A battle of conflicting constitutional amendments
November 29, 2023 - A lawsuit against the University of Berkeley was filed on Tuesday by two Jewish organizations that alleges the college has failed to take action against and thus encouraged a culture of antisemitism in which violence is permitted against Jews. The 36-page lawsuit claims the university has allowed policies that violate the First Amendment's right to freedom of Religion, the 14th Amendment's equal protection clause, and Title VI of the Civil Rights Act.
Although the campus culture deteriorated significantly after Hamas massacred over a thousand Jews on October 7, the lawsuit, brought by the Brandeis Center and Jewish Americans for Fairness in Education, takes issue with university decisions that predate the raucous "anit-Zionist" demonstrations that followed that event.
Last year, several student groups in UC Berkeley's School of Law adopted a new bylaw, painted as antisemitic in the lawsuit, written by Law Students for Justice in Palestine (LSJP). The bylaw, now adopted by 23 of the roughly 100 law student groups, calls for the boycott of Israel and also for no group to allow a speaker who "expressed or continued to hold views...in support of Zionism, the apartheid state of Israel, and the occupation of Palestine."
Law School Dean Erwin Cherminsky, himself a pro-Zionist Jew, defends the bylaw as a matter of free speech. Kenneth Marcus, founder and chairman of the Louis D. Brandeis Center for Human Rights Under Law, contends that the bylaw is inherently antisemitic. "It would not be acceptable for students to adopt bylaws banning Black or Chinese speakers, perhaps with an exception for Black or Chinese students who agree to criticize their communities," he wrote in a Jewish Journal article in September 2022. "This would immediately be recognized as exclusionary conduct, not protected speech."
In the lawsuit filed November 28, the argument is that "Conditioning a Jew's ability to participate in a student group on his or her renunciation of a core component of Jewish identity is no less pernicious than demanding the renunciation of some other core element of a student's identity." No such imposition is required "or would be remotely tolerated" of other students.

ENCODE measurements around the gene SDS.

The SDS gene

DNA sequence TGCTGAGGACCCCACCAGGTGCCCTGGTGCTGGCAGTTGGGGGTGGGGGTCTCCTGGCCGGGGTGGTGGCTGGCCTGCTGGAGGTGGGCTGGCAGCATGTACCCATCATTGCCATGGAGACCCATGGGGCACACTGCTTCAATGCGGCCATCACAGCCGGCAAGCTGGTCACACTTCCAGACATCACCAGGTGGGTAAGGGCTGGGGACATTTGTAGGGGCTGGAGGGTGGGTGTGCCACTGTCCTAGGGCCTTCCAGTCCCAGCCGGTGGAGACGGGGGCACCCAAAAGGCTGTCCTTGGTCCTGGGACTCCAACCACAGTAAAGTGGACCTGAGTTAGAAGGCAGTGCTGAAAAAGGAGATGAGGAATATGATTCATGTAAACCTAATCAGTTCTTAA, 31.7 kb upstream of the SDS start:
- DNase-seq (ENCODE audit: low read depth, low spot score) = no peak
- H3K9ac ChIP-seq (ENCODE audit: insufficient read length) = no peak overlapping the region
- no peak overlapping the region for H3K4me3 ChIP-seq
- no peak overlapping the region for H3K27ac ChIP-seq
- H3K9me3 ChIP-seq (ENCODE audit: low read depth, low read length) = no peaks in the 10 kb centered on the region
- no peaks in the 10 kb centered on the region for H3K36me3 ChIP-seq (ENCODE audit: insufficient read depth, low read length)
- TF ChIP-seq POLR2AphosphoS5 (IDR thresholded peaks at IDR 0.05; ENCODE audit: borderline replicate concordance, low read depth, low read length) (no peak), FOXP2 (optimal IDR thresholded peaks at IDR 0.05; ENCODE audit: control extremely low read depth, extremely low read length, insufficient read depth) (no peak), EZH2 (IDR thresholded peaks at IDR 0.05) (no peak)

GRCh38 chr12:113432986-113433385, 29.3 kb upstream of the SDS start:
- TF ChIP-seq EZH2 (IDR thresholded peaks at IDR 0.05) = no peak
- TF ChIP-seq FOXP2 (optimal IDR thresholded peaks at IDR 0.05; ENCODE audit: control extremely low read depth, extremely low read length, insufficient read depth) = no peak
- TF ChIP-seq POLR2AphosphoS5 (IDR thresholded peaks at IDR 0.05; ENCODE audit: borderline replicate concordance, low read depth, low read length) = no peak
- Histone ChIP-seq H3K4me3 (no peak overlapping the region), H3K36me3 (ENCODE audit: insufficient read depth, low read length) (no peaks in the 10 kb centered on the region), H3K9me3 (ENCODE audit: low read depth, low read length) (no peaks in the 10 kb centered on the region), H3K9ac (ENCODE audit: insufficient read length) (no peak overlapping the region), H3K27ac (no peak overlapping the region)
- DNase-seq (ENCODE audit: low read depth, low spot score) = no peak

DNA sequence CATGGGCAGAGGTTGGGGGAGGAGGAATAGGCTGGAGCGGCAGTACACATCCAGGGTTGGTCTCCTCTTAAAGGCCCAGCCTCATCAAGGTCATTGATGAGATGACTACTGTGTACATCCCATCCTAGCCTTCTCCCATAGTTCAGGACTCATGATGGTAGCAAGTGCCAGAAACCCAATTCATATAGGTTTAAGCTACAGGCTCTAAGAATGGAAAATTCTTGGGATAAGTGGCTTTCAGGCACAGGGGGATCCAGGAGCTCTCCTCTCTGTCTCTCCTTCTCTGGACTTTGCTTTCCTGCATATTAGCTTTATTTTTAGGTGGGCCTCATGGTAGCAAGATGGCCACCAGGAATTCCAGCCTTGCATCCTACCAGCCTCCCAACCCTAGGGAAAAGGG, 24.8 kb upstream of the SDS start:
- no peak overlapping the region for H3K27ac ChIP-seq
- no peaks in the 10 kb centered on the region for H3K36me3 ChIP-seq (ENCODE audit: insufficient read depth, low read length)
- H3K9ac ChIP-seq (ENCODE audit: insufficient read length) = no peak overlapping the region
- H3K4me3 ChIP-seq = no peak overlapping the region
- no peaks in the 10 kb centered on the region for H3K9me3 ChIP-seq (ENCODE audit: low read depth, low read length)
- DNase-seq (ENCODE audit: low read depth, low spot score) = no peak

In addition to the policy allowing discrimination against pro-Israel Jews, which Cherwinsky admits constitute over 90 percent of American Jews, the lawsuit slams the university for failing to protect Jewish students from violence during the pro-Hamas demonstrations on campus after October 7. One student who was draped in an Israeli flag was reportedly hit with a water bottle. Other students have allegedly received emails calling for their gassing and murder.
Berkeley officials say they have offered support and counseling to Jewish students and encourage them to report antisemitic behavior.
A similar lawsuit alleging inaction against antisemitism and violence against Jews has been filed against New York University on November 15 by three students there. MIT has proactively announced an antisemitism initiative following several pro-Hamas unruly demonstrations on campus, but they have refused to "take sides" regarding the current war in Gaza or make a statement condemning the massacre on October 7.
Free speech means speech that can be hateful to some. But threats of and calls for violence are not protected under the First Amendment. Calls for "From the river to the sea" are generally understood to mean eliminating every Jew from the present Jewish state of Israel. U.S. Congressman Rashida Tlaib says this is rather an "aspirational call for freedom, human rights, and peaceful coexistence." But on some college campuses, including Berkeley and NYU, the distance between protected hateful speech and actual physical acts of violence can disappear radically and abruptly. Such situations are outlined in both lawsuits.
Berkeley's anti-Zionist LSJP claims that "Supporting Palestinian liberation does not mean opposition to Jewish people or the Jewish religion; in fact, Jewish liberation and Palestinian liberation are intertwined, and we are committed to each other's safety."
That, however, has not been the experience or the expectation of many Jewish students in today's college campuses or even in some high schools.